The hospital did respond to community concern, deciding not to move forward on planned service consolidations.
Then, over the past year, Ascension held 27 community stakeholder meetings and seven community conversations with over 200 politicians and residents. “We really heard, and listened very deeply, to what the community said about how important the Ascension St. Joseph campus is to the community,” says Reggie Newson, chief advocacy officer of Ascension Wisconsin.
Following that engagement, Ascension announced last month that the hospital will forge partnerships and expand services to better tackle “health beyond healthcare,” as Newson puts it.
As violence prevention was a theme during community engagement, St. Joseph partnered this March with the city’s Office of Violence Prevention on the program 414Life. The program will engage violence interrupters from the community for prevention-based outreach and targeted conflict mediation. Violence interrupters will also support families, friends and survivors of gun violence in the hospital.
Last month, the Milwaukee Health Department opened a Women, Infants and Children outreach office in the Ascension St. Joseph Women’s Outpatient Center. And a partnership with the Hunger Task Force enrolls eligible seniors in a monthly service of free food staples distributed at the hospital. A pilot program is also underway to help patients recovering from opioid overdoses in the emergency department.
But the organizing work is far from done, say members of the St. Joe’s Accountability Coalition. The success of their campaign — plus community feedback gathered during the process calling for greatly improved services — inspired the coalition to push the hospital for more. “The status quo won’t do,” Gilliam says.
The coalition now has three major tenets moving forward: to center an authentic community voice in healthcare needs, to address the racial and gender inequities in the community, and to create a job and training pipeline that results in a local, organized workforce at the hospital.
“Hiring locally can tackle the cultural sensitivity needed [at the hospital],” McCurtis says. “If you hire from the neighborhood, everything starts falling into place.” McCurtis also wants to see St. Joseph take a leadership role in the community’s lead drinking-water crisis as well as on issues like food access.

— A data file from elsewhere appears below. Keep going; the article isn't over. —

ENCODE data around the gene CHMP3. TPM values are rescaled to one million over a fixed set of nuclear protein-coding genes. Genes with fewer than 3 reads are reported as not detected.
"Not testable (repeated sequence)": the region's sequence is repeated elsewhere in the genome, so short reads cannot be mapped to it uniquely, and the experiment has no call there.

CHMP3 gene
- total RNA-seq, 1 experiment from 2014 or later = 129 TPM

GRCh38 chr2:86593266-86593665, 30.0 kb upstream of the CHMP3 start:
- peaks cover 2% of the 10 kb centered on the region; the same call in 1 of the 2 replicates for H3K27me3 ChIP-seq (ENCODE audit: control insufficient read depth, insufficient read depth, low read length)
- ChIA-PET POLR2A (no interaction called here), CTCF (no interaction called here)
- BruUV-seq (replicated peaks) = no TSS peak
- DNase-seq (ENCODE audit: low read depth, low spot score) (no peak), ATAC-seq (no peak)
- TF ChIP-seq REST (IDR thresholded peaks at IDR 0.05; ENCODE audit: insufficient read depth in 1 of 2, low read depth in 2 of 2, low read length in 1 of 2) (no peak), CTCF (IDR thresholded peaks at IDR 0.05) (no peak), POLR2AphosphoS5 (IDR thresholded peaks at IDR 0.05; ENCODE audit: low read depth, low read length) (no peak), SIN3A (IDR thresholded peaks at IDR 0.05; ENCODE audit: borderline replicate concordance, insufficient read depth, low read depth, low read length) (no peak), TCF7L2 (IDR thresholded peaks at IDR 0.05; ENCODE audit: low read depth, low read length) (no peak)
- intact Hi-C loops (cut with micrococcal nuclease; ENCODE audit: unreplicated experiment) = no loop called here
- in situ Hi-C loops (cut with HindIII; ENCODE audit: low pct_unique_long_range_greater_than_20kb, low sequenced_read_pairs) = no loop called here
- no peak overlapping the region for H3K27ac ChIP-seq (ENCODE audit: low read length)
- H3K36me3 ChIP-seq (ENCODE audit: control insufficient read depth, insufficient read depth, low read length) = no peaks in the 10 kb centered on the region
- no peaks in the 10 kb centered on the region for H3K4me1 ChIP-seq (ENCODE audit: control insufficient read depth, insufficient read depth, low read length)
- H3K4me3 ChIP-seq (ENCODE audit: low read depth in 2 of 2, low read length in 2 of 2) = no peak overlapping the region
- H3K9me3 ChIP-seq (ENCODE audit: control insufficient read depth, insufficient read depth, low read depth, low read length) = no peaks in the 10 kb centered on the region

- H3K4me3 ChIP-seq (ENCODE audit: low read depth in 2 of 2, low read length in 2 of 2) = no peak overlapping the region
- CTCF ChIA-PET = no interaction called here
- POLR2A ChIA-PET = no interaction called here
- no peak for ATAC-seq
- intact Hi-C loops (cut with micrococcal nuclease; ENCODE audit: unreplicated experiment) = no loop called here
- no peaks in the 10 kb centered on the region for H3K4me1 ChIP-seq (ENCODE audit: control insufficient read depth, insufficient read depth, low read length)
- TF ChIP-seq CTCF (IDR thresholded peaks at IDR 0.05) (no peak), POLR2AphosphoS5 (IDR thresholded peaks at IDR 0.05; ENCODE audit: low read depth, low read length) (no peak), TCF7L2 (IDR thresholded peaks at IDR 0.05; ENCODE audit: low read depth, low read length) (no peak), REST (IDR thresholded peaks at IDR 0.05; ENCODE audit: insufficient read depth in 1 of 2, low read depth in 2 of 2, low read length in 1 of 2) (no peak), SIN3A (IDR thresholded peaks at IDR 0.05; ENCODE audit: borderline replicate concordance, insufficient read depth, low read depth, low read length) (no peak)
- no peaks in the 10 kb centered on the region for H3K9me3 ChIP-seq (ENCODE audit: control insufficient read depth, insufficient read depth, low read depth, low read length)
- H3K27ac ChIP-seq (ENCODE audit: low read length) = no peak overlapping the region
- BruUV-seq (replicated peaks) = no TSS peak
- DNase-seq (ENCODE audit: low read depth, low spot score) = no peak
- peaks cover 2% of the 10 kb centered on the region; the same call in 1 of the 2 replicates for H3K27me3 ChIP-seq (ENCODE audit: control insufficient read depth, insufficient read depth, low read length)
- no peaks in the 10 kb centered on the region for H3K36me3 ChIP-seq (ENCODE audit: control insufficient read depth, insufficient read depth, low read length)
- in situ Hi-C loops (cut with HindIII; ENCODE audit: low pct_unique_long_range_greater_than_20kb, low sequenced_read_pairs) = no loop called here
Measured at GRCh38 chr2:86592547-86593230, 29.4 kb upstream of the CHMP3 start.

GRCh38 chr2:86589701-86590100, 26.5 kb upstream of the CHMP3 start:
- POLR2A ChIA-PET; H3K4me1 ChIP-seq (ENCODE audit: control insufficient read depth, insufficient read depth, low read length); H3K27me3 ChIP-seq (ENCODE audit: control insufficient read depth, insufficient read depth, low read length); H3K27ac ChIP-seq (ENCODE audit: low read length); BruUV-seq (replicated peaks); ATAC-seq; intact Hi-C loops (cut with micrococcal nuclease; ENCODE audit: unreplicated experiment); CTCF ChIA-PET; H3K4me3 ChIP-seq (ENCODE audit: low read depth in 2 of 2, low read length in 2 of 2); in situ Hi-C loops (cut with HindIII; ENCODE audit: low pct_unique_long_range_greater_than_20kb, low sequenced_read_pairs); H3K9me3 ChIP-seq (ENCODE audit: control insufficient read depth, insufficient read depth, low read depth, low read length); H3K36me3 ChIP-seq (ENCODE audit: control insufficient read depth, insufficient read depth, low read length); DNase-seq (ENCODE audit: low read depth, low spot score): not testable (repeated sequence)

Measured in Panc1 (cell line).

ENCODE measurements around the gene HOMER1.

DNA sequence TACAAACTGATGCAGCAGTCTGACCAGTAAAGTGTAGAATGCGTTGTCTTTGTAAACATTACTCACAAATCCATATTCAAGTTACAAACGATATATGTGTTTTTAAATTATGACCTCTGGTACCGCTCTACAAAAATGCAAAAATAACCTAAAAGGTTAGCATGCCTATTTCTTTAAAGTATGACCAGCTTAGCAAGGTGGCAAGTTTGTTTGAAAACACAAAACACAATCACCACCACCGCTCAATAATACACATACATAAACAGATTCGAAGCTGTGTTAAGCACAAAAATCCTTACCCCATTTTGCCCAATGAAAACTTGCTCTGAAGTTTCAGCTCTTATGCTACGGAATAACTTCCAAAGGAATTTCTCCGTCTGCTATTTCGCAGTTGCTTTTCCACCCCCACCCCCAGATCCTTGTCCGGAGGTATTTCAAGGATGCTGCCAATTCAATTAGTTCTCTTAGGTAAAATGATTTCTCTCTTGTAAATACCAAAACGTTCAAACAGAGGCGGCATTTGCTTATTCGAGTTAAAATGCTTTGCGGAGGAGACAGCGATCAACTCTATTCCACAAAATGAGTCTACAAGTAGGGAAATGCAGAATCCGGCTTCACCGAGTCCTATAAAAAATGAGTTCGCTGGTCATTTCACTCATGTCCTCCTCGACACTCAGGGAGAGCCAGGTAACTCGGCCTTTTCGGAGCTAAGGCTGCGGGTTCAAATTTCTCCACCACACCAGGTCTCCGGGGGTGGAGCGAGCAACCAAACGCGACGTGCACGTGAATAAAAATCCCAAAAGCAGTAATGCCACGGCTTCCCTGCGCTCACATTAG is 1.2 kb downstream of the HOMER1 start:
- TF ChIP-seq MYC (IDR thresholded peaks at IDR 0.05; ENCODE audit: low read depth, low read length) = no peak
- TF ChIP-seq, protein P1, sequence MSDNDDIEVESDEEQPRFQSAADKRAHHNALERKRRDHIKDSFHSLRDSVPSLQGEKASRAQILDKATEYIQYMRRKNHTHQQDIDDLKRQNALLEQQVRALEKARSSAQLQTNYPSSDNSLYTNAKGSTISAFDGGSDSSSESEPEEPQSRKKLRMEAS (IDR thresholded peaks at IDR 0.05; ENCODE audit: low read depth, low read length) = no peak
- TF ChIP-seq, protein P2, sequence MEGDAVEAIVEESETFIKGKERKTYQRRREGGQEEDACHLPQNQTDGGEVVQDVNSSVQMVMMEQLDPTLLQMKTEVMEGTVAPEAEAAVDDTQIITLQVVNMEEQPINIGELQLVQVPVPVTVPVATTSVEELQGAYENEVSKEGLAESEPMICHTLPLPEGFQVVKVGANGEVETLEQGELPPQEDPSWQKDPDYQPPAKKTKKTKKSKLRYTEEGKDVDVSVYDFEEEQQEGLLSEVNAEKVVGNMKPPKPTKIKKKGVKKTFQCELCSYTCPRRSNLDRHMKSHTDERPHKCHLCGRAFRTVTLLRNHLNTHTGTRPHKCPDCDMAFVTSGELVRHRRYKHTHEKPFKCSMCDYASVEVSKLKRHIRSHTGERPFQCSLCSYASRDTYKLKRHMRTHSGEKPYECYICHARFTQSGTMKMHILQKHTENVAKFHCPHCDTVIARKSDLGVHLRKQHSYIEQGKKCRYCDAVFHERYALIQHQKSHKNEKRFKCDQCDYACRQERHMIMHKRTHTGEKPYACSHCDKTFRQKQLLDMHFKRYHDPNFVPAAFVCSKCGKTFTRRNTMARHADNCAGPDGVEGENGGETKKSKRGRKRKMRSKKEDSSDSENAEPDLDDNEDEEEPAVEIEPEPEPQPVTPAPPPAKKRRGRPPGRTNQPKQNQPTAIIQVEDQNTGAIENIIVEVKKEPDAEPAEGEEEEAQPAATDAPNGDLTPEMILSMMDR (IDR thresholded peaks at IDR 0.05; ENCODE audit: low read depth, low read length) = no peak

Ideally, Gilliam adds, the coalition would help establish a formal process to give community members more oversight on their healthcare services.
Newson notes that several members of the St. Joe’s Accountability Coalition were interviewed as part of the community engagement process. The hospital has more initiatives it will roll out soon, he says.
“We’re building a vision around the input we’re hearing from the community, looking to bring resources around the social determinants of health under one roof at the St. Joseph’s campus,” says Newson. “With the coalition, we’re looking to work and partner with any group that wants to improve health equity around the campus.”
To address funding, the hospital is working toward higher Medicaid reimbursements, advocating for more funding in the state budget, and exploring philanthropy and partnership options, according to Newson.
McCurtis hopes any change moving forward will keep the North Side community at its center. “I want to see them really on-the-ground,” she says. “I don’t want them working from the outside in. I want them working from the inside out.”
EDITOR’S NOTE: We’ve corrected the timeline for when Ascension decided not to move forward with the planned service cuts (it was before, not after, the community engagement tour). We’ve also clarified how gunshot victims can be treated at St. Joseph’s.